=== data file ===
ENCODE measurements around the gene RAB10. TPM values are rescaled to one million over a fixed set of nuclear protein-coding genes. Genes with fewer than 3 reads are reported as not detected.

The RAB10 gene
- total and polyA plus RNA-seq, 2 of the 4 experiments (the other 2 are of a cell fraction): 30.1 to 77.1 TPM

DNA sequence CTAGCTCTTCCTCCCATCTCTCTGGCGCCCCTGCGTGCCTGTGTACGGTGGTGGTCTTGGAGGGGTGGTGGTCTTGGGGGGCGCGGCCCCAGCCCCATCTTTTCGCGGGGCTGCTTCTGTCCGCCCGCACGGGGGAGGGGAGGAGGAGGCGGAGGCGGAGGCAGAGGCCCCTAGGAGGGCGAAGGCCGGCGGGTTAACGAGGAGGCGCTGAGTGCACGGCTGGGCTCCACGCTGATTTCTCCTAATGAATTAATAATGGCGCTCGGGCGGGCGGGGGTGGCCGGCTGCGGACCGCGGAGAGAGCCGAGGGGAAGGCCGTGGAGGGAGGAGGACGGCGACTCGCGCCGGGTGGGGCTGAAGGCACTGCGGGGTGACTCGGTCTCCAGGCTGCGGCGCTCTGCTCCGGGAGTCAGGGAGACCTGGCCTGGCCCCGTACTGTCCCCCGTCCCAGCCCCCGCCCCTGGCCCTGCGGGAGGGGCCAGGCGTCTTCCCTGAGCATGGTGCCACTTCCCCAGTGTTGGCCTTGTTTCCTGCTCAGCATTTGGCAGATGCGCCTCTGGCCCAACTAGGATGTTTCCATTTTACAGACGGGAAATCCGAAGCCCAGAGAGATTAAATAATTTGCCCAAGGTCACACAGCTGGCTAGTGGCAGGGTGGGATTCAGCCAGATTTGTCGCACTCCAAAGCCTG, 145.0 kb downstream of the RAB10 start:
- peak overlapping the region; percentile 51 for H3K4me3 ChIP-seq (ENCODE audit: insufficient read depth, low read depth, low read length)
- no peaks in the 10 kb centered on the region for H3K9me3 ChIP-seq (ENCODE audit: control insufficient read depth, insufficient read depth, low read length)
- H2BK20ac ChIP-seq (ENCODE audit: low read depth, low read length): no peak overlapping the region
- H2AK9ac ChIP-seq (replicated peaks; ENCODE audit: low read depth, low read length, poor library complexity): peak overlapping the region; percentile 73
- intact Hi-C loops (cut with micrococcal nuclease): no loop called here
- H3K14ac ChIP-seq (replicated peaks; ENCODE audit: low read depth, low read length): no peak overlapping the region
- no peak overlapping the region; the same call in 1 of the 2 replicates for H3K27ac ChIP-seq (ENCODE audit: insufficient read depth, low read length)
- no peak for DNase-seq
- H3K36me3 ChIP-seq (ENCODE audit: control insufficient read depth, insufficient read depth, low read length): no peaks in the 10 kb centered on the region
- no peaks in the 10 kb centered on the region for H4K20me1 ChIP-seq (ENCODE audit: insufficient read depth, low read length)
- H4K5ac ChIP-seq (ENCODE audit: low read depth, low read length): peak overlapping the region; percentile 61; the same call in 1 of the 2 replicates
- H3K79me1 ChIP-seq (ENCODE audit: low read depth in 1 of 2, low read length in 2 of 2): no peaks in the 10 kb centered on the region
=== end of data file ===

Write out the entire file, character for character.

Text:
ENCODE measurements around the gene RAB10. TPM values are rescaled to one million over a fixed set of nuclear protein-coding genes. Genes with fewer than 3 reads are reported as not detected.

The RAB10 gene
- total and polyA plus RNA-seq, 2 of the 4 experiments (the other 2 are of a cell fraction): 30.1 to 77.1 TPM

DNA sequence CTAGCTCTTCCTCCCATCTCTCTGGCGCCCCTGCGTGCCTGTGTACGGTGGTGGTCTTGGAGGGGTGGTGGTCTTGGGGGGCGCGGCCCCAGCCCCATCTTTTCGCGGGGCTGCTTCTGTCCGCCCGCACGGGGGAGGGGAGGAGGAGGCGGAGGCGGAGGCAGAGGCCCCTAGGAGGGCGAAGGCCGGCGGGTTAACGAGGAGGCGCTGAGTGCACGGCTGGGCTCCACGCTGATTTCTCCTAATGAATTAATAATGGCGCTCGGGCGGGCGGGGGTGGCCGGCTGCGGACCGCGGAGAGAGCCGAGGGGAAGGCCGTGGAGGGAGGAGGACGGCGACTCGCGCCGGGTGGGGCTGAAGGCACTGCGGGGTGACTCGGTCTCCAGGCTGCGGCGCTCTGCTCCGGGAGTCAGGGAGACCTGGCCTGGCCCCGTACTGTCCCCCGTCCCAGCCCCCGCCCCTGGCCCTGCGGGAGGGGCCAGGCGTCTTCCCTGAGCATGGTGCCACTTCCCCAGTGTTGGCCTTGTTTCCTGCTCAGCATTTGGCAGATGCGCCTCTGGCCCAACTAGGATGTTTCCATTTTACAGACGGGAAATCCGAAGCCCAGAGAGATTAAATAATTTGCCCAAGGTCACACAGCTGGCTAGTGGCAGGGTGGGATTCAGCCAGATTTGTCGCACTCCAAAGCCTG, 145.0 kb downstream of the RAB10 start:
- peak overlapping the region; percentile 51 for H3K4me3 ChIP-seq (ENCODE audit: insufficient read depth, low read depth, low read length)
- no peaks in the 10 kb centered on the region for H3K9me3 ChIP-seq (ENCODE audit: control insufficient read depth, insufficient read depth, low read length)
- H2BK20ac ChIP-seq (ENCODE audit: low read depth, low read length): no peak overlapping the region
- H2AK9ac ChIP-seq (replicated peaks; ENCODE audit: low read depth, low read length, poor library complexity): peak overlapping the region; percentile 73
- intact Hi-C loops (cut with micrococcal nuclease): no loop called here
- H3K14ac ChIP-seq (replicated peaks; ENCODE audit: low read depth, low read length): no peak overlapping the region
- no peak overlapping the region; the same call in 1 of the 2 replicates for H3K27ac ChIP-seq (ENCODE audit: insufficient read depth, low read length)
- no peak for DNase-seq
- H3K36me3 ChIP-seq (ENCODE audit: control insufficient read depth, insufficient read depth, low read length): no peaks in the 10 kb centered on the region
- no peaks in the 10 kb centered on the region for H4K20me1 ChIP-seq (ENCODE audit: insufficient read depth, low read length)
- H4K5ac ChIP-seq (ENCODE audit: low read depth, low read length): peak overlapping the region; percentile 61; the same call in 1 of the 2 replicates
- H3K79me1 ChIP-seq (ENCODE audit: low read depth in 1 of 2, low read length in 2 of 2): no peaks in the 10 kb centered on the region